On March 20th 2009 the Burlington Arcade was 190 years old. When it first opened there were far more milliners than jewellers in the arcade and one only has to look at Regency prints to realise that almost everyone wore hats at that time, and this fashion continued well into the 1950s. Sadly, there is currently no shop selling hats in the arcade.


Not long after having acquired Burlington House, Lord George Cavendish felt the need to do something about the footpath running along the west side of his property. Legend has it that he was much annoyed by the fact that people threw oyster shells over the wall into his garden. Oysters at the time were the ‘fast food’ of the lower classes, which reveals something about the people who frequented Mayfair. The area had a somewhat disreputable reputation, which is well conveyed in James Gillray’s cartoon ‘High Change in Bond Street’.



The rowdier elements of Mayfair were discouraged from moving into the arcade by the Beadles, former non commissioned officers from the Hussars. Rules against whistling and opening an umbrella in the arcade may seem rather strange today but at the time, these by-laws were established to prevent pimps and pickpockets from signalling to each other. Even to this day there is no right of way through the arcade. Despite these rules and the presence of the Beadles, it took quite a while before the Burlington Arcade became the respectable shopping precinct that it is today.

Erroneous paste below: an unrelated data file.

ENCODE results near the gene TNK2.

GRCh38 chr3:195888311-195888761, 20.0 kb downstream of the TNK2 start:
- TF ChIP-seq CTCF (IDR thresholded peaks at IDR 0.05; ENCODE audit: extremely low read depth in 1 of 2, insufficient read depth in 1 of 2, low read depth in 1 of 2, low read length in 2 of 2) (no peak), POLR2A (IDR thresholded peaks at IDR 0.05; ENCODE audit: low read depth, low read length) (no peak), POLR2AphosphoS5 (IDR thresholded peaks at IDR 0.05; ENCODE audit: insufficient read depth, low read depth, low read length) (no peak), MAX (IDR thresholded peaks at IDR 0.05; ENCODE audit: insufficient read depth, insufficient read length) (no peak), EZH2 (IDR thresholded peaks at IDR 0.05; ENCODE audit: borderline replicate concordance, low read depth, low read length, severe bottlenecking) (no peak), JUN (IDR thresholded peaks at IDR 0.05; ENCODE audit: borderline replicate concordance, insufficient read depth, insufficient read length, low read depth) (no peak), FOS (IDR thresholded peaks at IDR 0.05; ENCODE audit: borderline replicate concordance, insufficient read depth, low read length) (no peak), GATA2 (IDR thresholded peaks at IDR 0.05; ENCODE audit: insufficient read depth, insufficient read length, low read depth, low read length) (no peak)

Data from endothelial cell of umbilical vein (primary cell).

In 1862 Henry Mayhew remarked on the use of the upper chambers over a ‘friendly bonnet shop’, and stated that men who wished to avoid ‘publicity in their amours’ dreaded being seen in the vicinity of the arcade at certain hours. He may have referred to Madam Parsons who, in the middle of the 19th century, sold her Paris made guinea bonnets at no 26, 27 & 28 Burlington Arcade, using the upper floors as a meeting place for clandestine liaisons between gentlemen and their lady friends. It was only after her death that it became known that ‘she’ was a man, and the only authentic aspect of the title ‘Madam’ was that her innocent looking bonnet shop was used as a front for a sumptuous brothel in nearby Regent Street.


Not only has the arcade survived in all its Regency splendour, it has also managed to maintain its original purpose, which was ‘for the sale of jewellery and other fancy articles’ and ‘for the gratification of the publick and to give employment to industrious females’ (The Gentleman’s Magazine). In today’s age of equality one would want to amend this slightly to include also industrious males...